My first visit to Zion National Park was with my parents on a cross country automobile trip from Los Angeles to Minneapolis. I was about 9 years old. We drove from Los Angeles to Las Vegas and spent the night at the Tropicana on the strip.
The next day we drove to Zion National Park, Utah’s first National Park, I remember my mother, being the teacher she was, giving my sister and I a thorough explanation of what we were seeing in this Park. The visitor center had some great exhibits and my mother made sure we read them and looked at all the photographs.
The rangers answered all her questions as well. We toured up Zion Canyon to the Narrows and stopped at the viewpoints and read the placards about what we were seeing. I was amazed by the unique sandstone cliffs ranging in color from cream, to pink, to red. I remember being mystified by the water seeping out of the rocks in many places. I was in the bottom of a narrow Canyon surrounded by massive rock formations. The canyon was and still is being eroded by the Virgin River flowing serenely through the bottom of the Canyon. I had never seen anything like this before. My first visit at this young age, was rather short, however, it made an impression on me and that drew me back when I was much older to visit, hike, study, and photograph.
Zion National Park is located in far Southwestern Utah, 40 miles from St. George, UT and 160 miles from Las Vegas and only 30 miles off Interstate 15. This spectacular National Park is open all year round and with its diverse elevation and climate, is a great place to visit any time of year.
It can be done as a day trip from Las Vegas, however, I recommend spending at least two days in Zion, or at least an overnight as there is so much to see and do you will not do it justice by spending only a few hours.
As you travel either north or south on I-15 you will be traveling through high desert vegetation. If you are traveling from Las Vegas, you will travel thru St. George, UT, one of the fastest growing metro areas in America. The temperate climate, the beautiful red rock scenery, the moderate cost of living and the close proximity to Las Vegas and Salt Lake City with the city type amenities and the small town feel contributes to this fact.
Traveling from I-15 to Zion you will travel through the small communities of Hurricane, Virgin, Grafton, Rockville and Springdale. Located right at the Western entrance to Zion National Park, Springdale has 14 hotels/motels, 21 restaurants, numerous markets, gift shops, boutiques and galleries and other services. At the entrance to Zion National Park there is an admission charge of $25.00 per car. Tip: park you car in Springdale and take the Park Service free tram to the entrance station, walk through, it is quicker and less expensive if you are a group of two or less. Families are never charged more than the per car charge of $25.00.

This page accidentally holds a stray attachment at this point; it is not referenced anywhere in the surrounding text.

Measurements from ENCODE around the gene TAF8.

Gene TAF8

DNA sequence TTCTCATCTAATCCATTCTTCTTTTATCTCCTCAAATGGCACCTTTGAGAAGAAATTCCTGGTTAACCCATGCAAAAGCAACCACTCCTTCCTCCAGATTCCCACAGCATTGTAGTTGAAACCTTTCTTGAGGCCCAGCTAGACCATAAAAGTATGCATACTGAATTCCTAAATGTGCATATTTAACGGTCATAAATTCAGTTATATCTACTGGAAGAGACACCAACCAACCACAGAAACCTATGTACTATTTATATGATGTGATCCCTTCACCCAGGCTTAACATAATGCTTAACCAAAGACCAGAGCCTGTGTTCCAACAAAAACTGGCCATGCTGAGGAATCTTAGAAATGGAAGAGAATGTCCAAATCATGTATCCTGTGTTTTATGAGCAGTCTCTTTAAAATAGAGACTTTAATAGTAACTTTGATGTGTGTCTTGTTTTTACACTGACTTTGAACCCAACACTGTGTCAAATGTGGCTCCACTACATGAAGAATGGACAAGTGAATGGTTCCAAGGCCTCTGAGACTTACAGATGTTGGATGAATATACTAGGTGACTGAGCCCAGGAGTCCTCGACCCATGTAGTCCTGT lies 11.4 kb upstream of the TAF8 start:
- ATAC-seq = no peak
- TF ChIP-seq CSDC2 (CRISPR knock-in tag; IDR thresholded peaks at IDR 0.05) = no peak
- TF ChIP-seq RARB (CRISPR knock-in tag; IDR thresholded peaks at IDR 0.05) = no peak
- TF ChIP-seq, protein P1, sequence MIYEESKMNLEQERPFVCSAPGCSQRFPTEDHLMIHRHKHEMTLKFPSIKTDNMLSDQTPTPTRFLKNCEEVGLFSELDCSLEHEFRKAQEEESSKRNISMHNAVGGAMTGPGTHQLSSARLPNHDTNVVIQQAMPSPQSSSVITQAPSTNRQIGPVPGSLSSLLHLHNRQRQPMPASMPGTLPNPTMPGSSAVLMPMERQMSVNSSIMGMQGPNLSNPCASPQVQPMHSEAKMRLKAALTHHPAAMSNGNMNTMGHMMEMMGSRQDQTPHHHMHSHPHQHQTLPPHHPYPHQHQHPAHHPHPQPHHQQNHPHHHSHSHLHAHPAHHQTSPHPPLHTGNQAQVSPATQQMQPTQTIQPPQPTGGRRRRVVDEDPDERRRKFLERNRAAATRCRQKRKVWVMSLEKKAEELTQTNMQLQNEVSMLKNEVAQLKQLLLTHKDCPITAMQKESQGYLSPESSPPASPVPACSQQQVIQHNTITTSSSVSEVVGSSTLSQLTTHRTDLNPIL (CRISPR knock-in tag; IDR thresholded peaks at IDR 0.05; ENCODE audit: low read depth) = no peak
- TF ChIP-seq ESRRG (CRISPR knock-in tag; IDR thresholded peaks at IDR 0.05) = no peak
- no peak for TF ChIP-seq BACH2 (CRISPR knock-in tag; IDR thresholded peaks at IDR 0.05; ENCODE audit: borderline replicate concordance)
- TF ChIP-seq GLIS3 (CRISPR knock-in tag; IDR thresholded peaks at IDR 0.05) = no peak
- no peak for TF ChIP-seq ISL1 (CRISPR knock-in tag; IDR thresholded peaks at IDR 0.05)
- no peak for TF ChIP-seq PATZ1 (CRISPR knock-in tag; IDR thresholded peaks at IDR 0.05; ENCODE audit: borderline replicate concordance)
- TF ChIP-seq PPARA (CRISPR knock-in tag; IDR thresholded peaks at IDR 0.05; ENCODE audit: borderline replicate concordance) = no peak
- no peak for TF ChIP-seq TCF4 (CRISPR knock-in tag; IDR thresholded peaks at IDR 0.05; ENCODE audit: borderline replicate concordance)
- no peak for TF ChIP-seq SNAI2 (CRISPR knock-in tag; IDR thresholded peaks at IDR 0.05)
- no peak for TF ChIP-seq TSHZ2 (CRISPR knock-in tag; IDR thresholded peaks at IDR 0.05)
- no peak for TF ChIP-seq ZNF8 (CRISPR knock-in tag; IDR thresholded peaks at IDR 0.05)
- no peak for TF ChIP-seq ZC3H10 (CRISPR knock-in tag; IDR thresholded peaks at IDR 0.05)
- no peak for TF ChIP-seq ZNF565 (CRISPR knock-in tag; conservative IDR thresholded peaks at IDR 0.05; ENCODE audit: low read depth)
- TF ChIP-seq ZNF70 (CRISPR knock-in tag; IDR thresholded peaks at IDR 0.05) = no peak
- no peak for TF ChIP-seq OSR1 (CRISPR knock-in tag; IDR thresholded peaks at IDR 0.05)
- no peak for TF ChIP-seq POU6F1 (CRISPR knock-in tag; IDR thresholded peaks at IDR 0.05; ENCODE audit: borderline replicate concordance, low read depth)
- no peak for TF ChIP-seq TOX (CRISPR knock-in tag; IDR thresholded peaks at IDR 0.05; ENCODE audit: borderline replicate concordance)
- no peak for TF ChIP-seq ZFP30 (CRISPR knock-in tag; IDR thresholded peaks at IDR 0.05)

Another reason to park in Springdale and ride the free shuttle, parking inside the Park is at a premium and between 10 am and 3 pm you probably will not find a parking spot.
Automobiles are not allowed on the Zion Canyon Scenic Drive in Zion Canyon, only the Park Service free shuttle buses. The shuttles pickup in Springdale at 8 different locations, so you are never far from one of the pickup points. Look for the shuttle parking signs designating free parking and a shuttle pickup point. The shuttle buses operate from before dawn to after dark and operate as often as every 7 minutes. The Zion Canyon Shuttle loop stops at eight locations in the park. The transfer between loops is made at the Zion Canyon Visitor Center. You may get on and off as often as you like. Riding the shuttle is free.
The shuttle system for this year will begin operations April 4, 2009 and runs through October 2009. In November 2009, the shuttle will be offered on a voluntary basis on Fridays, Saturdays, and Sundays. January thru April 4th no shuttle service is offered, however, you may drive you personal vehicle into Zion Canyon.
If you are entering Zion National Park from the east – U. S. Hwy 89, you will turn West onto Utah State Hwy #9 at Mt. Carmel Junction and drive about 12 miles where you will enter the Park through the East entrance. This entrance was opened to vehicular traffic in July 4, 1930 and was created to allow direct access to both Bryce and Grand Canyon North Rim National Parks. To build this road, it was necessary to blast out of a mountain of solid rock a tunnel 1.1 miles long. The tunnel was begun in late 1920s and completed in 1930. When it was dedicated on July 4th 1930 it was the longest tunnel in the United States and was considered an engineering marvel. The east entrance has some great geologic formations and scenery one of which is Checkerboard Mesa. This sandstone mesa has grooves worn from wind, rain, freezing and thawing water to look like a checkerboard. From the east entrance you will drop in elevation almost 2,000 feet from the tunnel to the canyon floor. Just east of the east entrance to the tunnel there is a 1 mile roundtrip hiking trail that takes you to an overlook of Zion Canyon. My first visit was a drive through from the Las Vegas side to the Mt. Carmel Junction short drive up Zion Canyon. I remember the long tunnel and the winding drive to reach it from the bottom of the Canyon. We drove from Zion to Kanab, UT where we had lunch, then drove to the North Rim of the Grand Canyon. Back in those days, there was less cars on the road and to me it seemed like we were the only ones in this big wide wonderful land. Kanab, UT I fell in love with as it is beautifully located at the base of a huge red rock mountain and seemed to be a small farming community with green fields, cows and horses in many of the fields. The people were very friendly and helpful to us travelers.